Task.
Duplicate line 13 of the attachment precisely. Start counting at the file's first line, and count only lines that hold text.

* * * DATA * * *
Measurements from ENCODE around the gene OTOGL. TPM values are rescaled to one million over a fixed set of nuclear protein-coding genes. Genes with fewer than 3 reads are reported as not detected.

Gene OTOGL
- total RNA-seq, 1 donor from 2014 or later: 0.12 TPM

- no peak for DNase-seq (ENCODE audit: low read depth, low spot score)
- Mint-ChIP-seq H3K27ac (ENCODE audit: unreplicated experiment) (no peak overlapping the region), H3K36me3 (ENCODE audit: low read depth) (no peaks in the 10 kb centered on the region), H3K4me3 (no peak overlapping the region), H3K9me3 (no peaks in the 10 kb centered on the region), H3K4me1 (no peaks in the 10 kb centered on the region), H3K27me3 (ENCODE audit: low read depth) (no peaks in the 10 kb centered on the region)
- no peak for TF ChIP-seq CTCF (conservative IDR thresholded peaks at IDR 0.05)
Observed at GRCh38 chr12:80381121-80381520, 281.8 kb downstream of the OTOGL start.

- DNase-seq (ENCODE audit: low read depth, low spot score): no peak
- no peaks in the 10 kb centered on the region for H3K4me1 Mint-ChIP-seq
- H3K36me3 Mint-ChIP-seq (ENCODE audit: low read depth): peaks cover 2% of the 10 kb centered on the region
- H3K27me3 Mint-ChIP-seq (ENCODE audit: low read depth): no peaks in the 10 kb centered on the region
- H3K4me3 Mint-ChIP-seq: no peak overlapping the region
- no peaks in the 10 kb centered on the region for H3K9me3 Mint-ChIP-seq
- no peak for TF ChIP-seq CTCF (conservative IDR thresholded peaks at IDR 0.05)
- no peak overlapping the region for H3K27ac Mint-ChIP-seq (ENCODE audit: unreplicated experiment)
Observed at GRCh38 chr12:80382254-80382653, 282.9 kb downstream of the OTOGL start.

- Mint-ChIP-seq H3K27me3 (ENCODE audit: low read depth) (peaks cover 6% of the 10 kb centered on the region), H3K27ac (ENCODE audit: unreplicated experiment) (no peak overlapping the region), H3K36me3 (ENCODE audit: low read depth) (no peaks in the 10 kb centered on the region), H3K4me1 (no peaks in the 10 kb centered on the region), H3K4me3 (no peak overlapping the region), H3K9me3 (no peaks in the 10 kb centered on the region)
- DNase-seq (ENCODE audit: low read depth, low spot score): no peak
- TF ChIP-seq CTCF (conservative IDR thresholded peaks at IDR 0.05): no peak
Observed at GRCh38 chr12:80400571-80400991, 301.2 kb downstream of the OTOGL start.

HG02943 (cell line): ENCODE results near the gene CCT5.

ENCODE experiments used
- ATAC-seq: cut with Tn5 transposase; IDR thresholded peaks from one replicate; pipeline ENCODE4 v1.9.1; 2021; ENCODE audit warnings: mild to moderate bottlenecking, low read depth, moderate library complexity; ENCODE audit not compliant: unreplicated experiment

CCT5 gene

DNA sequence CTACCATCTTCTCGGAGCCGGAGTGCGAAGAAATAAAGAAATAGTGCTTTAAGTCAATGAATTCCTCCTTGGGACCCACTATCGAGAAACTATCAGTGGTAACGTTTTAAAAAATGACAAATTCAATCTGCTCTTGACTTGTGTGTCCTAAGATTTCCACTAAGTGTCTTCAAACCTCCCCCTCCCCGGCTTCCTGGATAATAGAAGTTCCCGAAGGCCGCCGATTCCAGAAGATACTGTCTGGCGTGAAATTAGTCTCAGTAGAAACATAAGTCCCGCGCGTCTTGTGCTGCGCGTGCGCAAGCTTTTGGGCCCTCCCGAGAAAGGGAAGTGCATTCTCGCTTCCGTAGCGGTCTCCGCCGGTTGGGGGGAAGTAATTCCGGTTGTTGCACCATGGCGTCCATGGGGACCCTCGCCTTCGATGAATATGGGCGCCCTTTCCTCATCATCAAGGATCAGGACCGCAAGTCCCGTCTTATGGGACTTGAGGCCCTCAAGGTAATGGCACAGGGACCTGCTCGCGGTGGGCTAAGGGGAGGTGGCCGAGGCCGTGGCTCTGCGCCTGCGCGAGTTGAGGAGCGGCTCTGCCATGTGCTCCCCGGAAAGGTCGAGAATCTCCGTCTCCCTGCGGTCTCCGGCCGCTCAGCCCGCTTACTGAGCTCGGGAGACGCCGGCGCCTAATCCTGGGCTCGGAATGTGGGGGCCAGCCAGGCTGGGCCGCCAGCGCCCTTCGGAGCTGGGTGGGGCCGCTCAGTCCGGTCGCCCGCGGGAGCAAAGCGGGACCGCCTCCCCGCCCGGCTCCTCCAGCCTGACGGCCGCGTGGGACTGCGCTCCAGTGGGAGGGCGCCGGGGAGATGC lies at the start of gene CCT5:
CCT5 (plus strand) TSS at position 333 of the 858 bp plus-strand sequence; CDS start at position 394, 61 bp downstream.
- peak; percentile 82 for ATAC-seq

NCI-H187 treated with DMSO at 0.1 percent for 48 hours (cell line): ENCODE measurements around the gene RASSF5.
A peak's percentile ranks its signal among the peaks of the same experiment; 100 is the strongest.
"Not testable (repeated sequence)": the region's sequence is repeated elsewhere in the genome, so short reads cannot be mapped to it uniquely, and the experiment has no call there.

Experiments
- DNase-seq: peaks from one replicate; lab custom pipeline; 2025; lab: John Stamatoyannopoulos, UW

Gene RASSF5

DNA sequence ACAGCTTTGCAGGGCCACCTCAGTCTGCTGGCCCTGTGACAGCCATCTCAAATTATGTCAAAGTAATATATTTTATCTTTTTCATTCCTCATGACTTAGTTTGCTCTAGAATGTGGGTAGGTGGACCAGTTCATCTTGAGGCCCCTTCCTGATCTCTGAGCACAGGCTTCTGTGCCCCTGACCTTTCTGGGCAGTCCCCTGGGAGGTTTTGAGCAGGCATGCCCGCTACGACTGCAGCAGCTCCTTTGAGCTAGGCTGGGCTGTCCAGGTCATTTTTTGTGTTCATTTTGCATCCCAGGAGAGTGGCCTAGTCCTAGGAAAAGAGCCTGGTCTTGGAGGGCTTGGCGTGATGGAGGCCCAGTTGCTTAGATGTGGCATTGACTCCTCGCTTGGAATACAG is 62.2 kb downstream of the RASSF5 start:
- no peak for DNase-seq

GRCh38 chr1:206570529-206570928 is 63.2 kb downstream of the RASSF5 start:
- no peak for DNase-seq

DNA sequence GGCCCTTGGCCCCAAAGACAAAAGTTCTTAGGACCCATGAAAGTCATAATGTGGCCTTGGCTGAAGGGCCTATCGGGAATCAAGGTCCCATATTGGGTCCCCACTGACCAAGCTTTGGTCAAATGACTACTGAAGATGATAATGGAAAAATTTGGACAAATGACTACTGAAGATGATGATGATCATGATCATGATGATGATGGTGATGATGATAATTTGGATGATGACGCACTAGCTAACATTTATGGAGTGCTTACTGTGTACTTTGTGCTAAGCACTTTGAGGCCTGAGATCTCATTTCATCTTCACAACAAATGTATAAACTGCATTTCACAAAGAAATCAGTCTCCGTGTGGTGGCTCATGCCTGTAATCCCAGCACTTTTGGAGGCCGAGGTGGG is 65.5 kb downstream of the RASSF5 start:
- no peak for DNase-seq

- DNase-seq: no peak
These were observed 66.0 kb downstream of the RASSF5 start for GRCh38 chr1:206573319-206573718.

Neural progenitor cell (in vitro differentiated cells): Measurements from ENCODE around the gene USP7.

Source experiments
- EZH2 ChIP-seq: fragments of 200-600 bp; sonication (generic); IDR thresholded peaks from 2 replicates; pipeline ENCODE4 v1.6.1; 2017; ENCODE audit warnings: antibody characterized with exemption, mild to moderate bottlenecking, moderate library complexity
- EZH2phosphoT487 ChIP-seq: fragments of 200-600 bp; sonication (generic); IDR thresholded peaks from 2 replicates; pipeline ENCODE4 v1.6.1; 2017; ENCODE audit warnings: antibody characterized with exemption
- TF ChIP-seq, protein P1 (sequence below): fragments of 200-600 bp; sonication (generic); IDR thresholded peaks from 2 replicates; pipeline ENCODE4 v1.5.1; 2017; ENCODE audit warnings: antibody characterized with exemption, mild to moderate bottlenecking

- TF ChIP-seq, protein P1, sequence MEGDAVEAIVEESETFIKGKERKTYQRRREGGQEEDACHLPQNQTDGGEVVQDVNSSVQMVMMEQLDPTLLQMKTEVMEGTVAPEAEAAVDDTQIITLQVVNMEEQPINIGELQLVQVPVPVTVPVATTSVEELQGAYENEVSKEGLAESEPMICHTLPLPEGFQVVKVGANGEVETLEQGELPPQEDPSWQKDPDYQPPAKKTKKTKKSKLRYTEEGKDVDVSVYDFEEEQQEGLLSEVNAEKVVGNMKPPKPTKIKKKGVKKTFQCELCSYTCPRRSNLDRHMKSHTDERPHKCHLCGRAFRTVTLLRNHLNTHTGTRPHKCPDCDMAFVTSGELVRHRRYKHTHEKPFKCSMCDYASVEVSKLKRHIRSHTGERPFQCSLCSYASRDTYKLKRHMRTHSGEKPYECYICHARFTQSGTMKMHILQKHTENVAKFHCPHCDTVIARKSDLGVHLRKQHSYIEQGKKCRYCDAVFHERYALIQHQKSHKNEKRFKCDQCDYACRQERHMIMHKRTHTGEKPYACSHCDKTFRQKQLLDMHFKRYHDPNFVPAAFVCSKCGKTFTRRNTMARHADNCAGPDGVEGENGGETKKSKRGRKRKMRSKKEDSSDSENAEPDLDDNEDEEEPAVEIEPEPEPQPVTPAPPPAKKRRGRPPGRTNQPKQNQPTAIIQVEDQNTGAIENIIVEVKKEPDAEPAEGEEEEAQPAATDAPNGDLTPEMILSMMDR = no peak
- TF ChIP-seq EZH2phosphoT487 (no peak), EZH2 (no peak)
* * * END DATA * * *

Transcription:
- no peaks in the 10 kb centered on the region for H3K9me3 Mint-ChIP-seq